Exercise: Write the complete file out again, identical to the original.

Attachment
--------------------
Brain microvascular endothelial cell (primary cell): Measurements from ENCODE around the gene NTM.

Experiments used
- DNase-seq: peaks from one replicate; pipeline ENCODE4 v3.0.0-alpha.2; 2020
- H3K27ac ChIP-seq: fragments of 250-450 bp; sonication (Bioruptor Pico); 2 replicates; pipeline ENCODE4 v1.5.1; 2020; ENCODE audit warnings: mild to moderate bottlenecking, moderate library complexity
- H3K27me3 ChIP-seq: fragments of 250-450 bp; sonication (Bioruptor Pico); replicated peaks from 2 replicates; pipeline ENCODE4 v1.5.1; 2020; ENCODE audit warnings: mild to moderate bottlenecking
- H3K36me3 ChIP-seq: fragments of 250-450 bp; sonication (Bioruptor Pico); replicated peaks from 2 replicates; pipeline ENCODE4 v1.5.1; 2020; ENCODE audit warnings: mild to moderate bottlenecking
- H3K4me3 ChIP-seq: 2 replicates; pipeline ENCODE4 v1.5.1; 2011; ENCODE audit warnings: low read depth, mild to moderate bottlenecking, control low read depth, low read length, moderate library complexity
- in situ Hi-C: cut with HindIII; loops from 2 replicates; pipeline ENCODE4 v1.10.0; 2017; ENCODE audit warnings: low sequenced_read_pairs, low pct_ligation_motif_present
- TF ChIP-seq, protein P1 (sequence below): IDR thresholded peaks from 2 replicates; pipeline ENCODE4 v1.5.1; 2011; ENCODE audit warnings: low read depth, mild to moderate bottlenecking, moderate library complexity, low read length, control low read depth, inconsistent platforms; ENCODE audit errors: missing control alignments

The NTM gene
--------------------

Brain microvascular endothelial cell (primary cell): Measurements from ENCODE around the gene NTM.

Experiments used
- DNase-seq: peaks from one replicate; pipeline ENCODE4 v3.0.0-alpha.2; 2020
- H3K27ac ChIP-seq: fragments of 250-450 bp; sonication (Bioruptor Pico); 2 replicates; pipeline ENCODE4 v1.5.1; 2020; ENCODE audit warnings: mild to moderate bottlenecking, moderate library complexity
- H3K27me3 ChIP-seq: fragments of 250-450 bp; sonication (Bioruptor Pico); replicated peaks from 2 replicates; pipeline ENCODE4 v1.5.1; 2020; ENCODE audit warnings: mild to moderate bottlenecking
- H3K36me3 ChIP-seq: fragments of 250-450 bp; sonication (Bioruptor Pico); replicated peaks from 2 replicates; pipeline ENCODE4 v1.5.1; 2020; ENCODE audit warnings: mild to moderate bottlenecking
- H3K4me3 ChIP-seq: 2 replicates; pipeline ENCODE4 v1.5.1; 2011; ENCODE audit warnings: low read depth, mild to moderate bottlenecking, control low read depth, low read length, moderate library complexity
- in situ Hi-C: cut with HindIII; loops from 2 replicates; pipeline ENCODE4 v1.10.0; 2017; ENCODE audit warnings: low sequenced_read_pairs, low pct_ligation_motif_present
- TF ChIP-seq, protein P1 (sequence below): IDR thresholded peaks from 2 replicates; pipeline ENCODE4 v1.5.1; 2011; ENCODE audit warnings: low read depth, mild to moderate bottlenecking, moderate library complexity, low read length, control low read depth, inconsistent platforms; ENCODE audit errors: missing control alignments

The NTM gene